Magnifying the effect dramatically is that many of the small traders aren’t actually buying GameStop shares, they are buying call options – derivatives that give them the right to buy at a set price within a certain time frame, allowing them to profit if the share price is higher at that point.

This enables people to trade with borrowed money – on margin – and magnifies their gains.

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The messaging on the Reddit thread is a mix of confrontational antagonism against the financial system, light-hearted trading banter, and hit-and-hope-let’s-get-rich chat.

It’s the same flavour found in bitcoin and cryptocurrency discussions, and while it lacks the evangelical true-believer element of the crypto world it makes up for that in the fervour of some participants’ belief they are taking down the financial system.

Elon Musk manages to be both the world's estimated richest person and revel in outlaw status and his tweet sent followers off to the Wallstreetbets thread, adding attention

Elon Musk manages to be both the world’s estimated richest person and revel in outlaw status and his tweet sent followers off to the Wallstreetbets thread, adding attention

Momentum trading is nothing new. If you want to learn about the art of buying shares on the up and trying to sell out before they go down, read the classic Reminiscences of a Stock Operator, the lightly fictionalized biography of trader Jesse Livermore and his life in the bucket shop trading houses of the early 20th century.

What is novel with GameStop is small traders realising at scale their power to come together and make prices go up at will.

It’s been described as weaponised trading and likened to how ants can move a huge volume compared to their size 

It’s been described as weaponised trading and likened to how ants can move a huge volume compared to their size.

One trader on Wallstreetbets, with the moniker DeepF***ingValue posted to claim they have turned a long-standing YOLO (you only live once) long position of $50,000 in GameStop in late 2019 into just shy of $23million.

Melvin Capital Management, one of the US hedge funds betting against GameStop, pulled out of its short yesterday – and is reported to have lost 30 per cent of the $12.5billion it manages since the start of 2021.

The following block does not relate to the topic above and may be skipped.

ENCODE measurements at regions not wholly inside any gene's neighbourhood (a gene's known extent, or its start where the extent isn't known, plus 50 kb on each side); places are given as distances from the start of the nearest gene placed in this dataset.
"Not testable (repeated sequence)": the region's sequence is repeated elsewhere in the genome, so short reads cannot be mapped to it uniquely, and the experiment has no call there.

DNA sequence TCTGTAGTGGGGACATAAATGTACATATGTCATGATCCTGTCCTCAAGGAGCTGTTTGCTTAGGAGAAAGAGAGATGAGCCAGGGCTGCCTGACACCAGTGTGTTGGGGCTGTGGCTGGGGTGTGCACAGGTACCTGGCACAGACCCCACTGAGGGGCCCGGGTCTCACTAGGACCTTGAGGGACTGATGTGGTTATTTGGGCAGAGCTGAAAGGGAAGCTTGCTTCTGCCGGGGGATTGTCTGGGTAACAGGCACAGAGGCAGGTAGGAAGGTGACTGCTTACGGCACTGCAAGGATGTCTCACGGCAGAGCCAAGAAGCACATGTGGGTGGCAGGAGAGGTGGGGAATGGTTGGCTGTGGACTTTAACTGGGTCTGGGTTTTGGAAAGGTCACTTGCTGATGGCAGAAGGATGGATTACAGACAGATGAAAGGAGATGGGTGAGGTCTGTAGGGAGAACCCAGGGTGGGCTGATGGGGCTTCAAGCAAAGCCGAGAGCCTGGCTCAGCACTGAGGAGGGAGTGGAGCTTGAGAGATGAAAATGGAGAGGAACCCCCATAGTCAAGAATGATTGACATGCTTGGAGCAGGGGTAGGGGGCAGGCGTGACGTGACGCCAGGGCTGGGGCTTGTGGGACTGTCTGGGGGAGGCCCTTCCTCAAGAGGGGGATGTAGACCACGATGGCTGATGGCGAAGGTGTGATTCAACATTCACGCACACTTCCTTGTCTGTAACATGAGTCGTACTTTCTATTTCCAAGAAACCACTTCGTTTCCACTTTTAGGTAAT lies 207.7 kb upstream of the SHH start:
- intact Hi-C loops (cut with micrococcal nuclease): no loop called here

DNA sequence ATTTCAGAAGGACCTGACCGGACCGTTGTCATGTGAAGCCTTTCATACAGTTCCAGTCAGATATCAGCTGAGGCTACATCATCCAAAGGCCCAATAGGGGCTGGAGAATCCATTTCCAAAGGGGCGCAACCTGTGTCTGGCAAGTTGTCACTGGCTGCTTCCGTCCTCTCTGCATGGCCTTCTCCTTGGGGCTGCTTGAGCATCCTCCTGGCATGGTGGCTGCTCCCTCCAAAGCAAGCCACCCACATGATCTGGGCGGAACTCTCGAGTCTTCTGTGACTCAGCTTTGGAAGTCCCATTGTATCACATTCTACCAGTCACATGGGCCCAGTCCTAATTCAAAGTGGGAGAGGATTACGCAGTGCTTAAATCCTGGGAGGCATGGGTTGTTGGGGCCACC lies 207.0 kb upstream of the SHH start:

Another hedge fund, Citron, which suffered as chat room traders sought to punish its short position had already backed out.

The weaponised trading has also moved onto target other companies and try to lift their share price, with old tech names such as Blackberry and Nokia getting the treatment, as well as US cinema chain AMC. 

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A debate is raging as to whether the SEC should step in, or whether the little guys and girls taking on the hedge fund big shots is something it should keep its nose out of 

GameStop is also a story that’s now broken out of the chat thread and social media world, into mainstream media headlines, and onto regulators’ plates.

A debate is raging – albeit far slower than the story is unfolding – as to whether the US financial regulator the SEC should step in, or whether the little guys and girls getting together to take on the hedge fund big shots is something it should keep its nose out of.

Veteran financial commentator John Authers described this in his Bloomberg column as ‘rage against the financial machine‘ and the first ‘angry bubble’ he had seen in his time in the markets.

He highlighted that while many might quite rightly be angry with the financial system of recent decades, ‘anger, even more than greed, has the capacity to make us throw caution to the winds’.

And for me this gets to the heart of why the matter is problematic.

On the surface, GameStop is an amusing stock market story at a time when we all need a laugh: if people want to get involved in daft greater fool momentum trading – knowing that if they end up being the last fool they will lose money – then so be it.

But underlying it is a huge speculative bubble in shares and high-risk option trading, and from tulips, to the 1920s, and the dot com era, ultimately it’s the individual investors who always lose the most when those bubbles burst.

Gamestonk!! Caveat Emptor.